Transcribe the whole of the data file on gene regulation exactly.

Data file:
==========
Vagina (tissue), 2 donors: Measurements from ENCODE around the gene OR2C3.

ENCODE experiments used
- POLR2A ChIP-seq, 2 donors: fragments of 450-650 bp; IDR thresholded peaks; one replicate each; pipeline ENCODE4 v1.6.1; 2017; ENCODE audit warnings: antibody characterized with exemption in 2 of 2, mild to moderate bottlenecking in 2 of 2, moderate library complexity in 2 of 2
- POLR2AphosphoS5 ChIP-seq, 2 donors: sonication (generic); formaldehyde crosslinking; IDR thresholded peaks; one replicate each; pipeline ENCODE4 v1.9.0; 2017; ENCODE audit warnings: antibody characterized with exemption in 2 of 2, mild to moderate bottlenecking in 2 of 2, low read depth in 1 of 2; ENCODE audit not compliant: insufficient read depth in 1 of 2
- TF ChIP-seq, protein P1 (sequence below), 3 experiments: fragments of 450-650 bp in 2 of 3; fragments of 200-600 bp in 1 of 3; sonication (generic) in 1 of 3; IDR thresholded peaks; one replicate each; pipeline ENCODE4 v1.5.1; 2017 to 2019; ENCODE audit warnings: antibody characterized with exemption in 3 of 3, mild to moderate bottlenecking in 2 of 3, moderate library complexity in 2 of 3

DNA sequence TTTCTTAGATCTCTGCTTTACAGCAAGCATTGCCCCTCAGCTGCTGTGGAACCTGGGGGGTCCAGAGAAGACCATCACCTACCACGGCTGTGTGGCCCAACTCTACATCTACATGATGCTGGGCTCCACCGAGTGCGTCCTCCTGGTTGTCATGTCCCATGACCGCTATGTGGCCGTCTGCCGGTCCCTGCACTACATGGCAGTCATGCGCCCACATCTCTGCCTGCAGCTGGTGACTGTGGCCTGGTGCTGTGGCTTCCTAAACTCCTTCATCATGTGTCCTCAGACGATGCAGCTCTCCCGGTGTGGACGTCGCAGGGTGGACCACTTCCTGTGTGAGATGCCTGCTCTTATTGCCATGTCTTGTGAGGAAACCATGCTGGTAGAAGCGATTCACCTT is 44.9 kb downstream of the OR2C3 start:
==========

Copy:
Vagina (tissue), 2 donors: Measurements from ENCODE around the gene OR2C3.

ENCODE experiments used
- POLR2A ChIP-seq, 2 donors: fragments of 450-650 bp; IDR thresholded peaks; one replicate each; pipeline ENCODE4 v1.6.1; 2017; ENCODE audit warnings: antibody characterized with exemption in 2 of 2, mild to moderate bottlenecking in 2 of 2, moderate library complexity in 2 of 2
- POLR2AphosphoS5 ChIP-seq, 2 donors: sonication (generic); formaldehyde crosslinking; IDR thresholded peaks; one replicate each; pipeline ENCODE4 v1.9.0; 2017; ENCODE audit warnings: antibody characterized with exemption in 2 of 2, mild to moderate bottlenecking in 2 of 2, low read depth in 1 of 2; ENCODE audit not compliant: insufficient read depth in 1 of 2
- TF ChIP-seq, protein P1 (sequence below), 3 experiments: fragments of 450-650 bp in 2 of 3; fragments of 200-600 bp in 1 of 3; sonication (generic) in 1 of 3; IDR thresholded peaks; one replicate each; pipeline ENCODE4 v1.5.1; 2017 to 2019; ENCODE audit warnings: antibody characterized with exemption in 3 of 3, mild to moderate bottlenecking in 2 of 3, moderate library complexity in 2 of 3

DNA sequence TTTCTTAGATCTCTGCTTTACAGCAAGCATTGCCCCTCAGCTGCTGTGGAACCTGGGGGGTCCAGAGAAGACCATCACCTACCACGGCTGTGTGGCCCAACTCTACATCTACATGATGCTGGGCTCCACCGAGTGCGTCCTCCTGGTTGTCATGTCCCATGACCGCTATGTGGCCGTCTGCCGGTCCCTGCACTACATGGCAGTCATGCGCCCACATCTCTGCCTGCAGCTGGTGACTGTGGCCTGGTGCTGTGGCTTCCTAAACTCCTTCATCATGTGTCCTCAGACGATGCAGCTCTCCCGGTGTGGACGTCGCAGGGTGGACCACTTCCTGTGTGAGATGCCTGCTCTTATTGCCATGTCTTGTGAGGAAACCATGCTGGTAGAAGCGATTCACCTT is 44.9 kb downstream of the OR2C3 start: